Description: Ghosting is a photographic term used to describe the unwanted double-exposure of an object within a single frame. It occurs when too much light enters the camera lens and causes identical objects to appear more than once in the same photo. Most commonly, ghosting will appear as two or more faint outlines in laid over each other that blur together without merging into one another. Ghosting can also be used as a creative tool rather than an unwanted artifact because it gives them an opportunity to capture multiple perspectives of a single shot in one photograph.
Motion Blur vs. Ghosting: The Difference between These 2 Artifacts
In HDR photography, we are usually taking bracketed sequences to create the final HDR image. Since bracketing involves multiple consecutive shots, any moving objects in your scene will be moving across each bracketed image, a common artifact in HDR photography known as ghosting. Do not confuse ghosting with motion blur as motion blur and ghosting are two different artifacts created by two different pieces of the overall HDR process. In this article, we will explain the difference between motion blur and ghosting in HDR photography.
What is Ghosting in Photography?
As mentioned before, ghosting is caused when objects moving across multiple images are combined into one image. Ghosting is an actual artifact created from the overall HDR processing. The most common example of ghosting is a bird flying through the scene. In a bracketed sequence, the shots are taken consecutively. Therefore, in the first shot of the bracketed sequence, the bird will be in Position A. In the next shot, the bird will be in Position B and in the last shot, the bird will be in Position C. The bird has moved right across the frame, so when we combine and stack these 3 images, we basically get duplicates of the bird. Each of these duplicates will look a little faded and transparent, making the duplicates of the bird look like little ghosts, hence the name “ghosting.” You will essentially end up with 3 birds in your final HDR image, so you will have to go back and fix each one of the images in the bracketed sequence. With ghosting, there is nothing you can really do, except to shoot a single-shot HDR whenever possible. If you can capture and compress everything to one single image, then shoot a single-shot HDR. If you must do a bracketed sequence, you will need to mask and clone out any ghosting in the HDR image in Photoshop. However, one factor that can help reduce ghosting in HDR photography is to use a DSLR with a faster frame rate, which we will discuss in a future article.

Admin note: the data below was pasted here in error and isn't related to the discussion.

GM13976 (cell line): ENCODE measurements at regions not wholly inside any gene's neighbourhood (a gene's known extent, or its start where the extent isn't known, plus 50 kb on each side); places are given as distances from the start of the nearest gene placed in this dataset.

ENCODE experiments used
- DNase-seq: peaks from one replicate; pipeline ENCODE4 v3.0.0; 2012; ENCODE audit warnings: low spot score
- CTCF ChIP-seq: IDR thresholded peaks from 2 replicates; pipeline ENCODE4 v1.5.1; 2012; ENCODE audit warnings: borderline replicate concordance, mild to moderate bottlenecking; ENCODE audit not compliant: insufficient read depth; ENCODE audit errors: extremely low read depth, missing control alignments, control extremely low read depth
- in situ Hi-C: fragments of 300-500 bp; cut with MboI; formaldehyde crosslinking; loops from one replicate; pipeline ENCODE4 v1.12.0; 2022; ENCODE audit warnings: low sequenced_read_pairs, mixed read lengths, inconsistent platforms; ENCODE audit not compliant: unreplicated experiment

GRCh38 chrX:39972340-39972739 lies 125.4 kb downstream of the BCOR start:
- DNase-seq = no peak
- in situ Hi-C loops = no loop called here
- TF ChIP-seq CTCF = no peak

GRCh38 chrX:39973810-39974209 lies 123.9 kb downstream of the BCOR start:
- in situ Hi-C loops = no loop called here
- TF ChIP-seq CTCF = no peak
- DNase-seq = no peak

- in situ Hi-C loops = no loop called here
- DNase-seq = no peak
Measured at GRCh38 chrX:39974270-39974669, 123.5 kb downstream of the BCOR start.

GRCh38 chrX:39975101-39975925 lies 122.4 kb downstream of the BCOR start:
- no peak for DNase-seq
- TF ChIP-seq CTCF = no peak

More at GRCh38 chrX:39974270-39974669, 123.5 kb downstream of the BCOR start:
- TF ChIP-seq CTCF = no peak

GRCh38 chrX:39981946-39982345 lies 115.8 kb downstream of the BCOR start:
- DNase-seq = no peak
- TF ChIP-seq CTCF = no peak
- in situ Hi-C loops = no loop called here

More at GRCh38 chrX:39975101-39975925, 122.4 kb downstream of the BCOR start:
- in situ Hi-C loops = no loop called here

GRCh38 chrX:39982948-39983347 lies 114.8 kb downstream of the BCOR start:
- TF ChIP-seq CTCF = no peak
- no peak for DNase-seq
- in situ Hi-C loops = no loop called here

In the image below, the moving cars look a little transparent and faded, hence the name “ghosting.” There is also motion blur in this image, which we will explain next.
The other type of artifact that we will get in HDR photography is motion blur. Motion blur is not necessarily a factor of the HDR process but rather the slow shutter speed on a camera. Motion blur occurs when the shutter speed is slow and there is movement within a single frame, not necessarily across the frame. For example, if your shutter speed is at 1/30th of a second and there is someone moving in your scene, that person will come out blurry in the image. So, motion blur is caused when the shutter is left open or “dragged” when objects are moving in the scene, while ghosting is caused when we combine three images with moving objects into a single image.
As you can see in the image below, there is a blur where the cars are moving. In addition, the brake lights on the cars are being dragged out because of the slow shutter speed. When you have motion blur in your HDR image, you will always have ghosting as well. We will discuss why this is in the next section of the article.
One without the Other
If the shutter speed on your camera is fast enough, it is possible to have ghosting without motion blur in your image. If the slowest shutter speed on your camera is 1/500th of a second, it will freeze most moving objects; therefore, you will not necessarily have motion blur in the image. However, regardless of how fast your camera’s frame rate is, there will still be a quick duration of time in which moving objects have time to move throughout each frame, thus causing ghosting. Therefore, you will still have ghosting, but you may not capture motion blur in your image.
It is also possible to get a combination of motion blur and ghosting in your image. Unlike ghosting where you can have one artifact (ghosting) without the other (motion blur), if you have motion blur in your image, you will have ghosting as well. For example, if there are moving objects in your scene and your shutter speed is slow, you will see a combination of motion blur and ghosting. Just remember that, depending on the overall shutter speed settings, ghosting can come without motion blur but motion blur always comes with ghosting. Now, there are many photographers who intentionally use motion blur and ghosting in their HDR images to create interesting effects, so ghosting and motion blur are not always bad.
Ghosting and motion blur are both visible in the image below. However, the motion blur also creates a cool effect with the brake lights, giving the impression that the cars are moving quickly.
Conclusion & Learn More!
Ghosting is caused by the combination of the 3 shots with moving objects while motion blur is caused by the moving object with a slow shutter speed. The speed of the moving object and the shutter speed will determine the amount of motion blur and ghosting that will be caused in the image. Although some photographers intentionally use the ghosting artifact to create effects in their images, ghosting may not always be intentional. If necessary, you can use Photoshop or other editing software to fix ghosting across a bracketed sequence.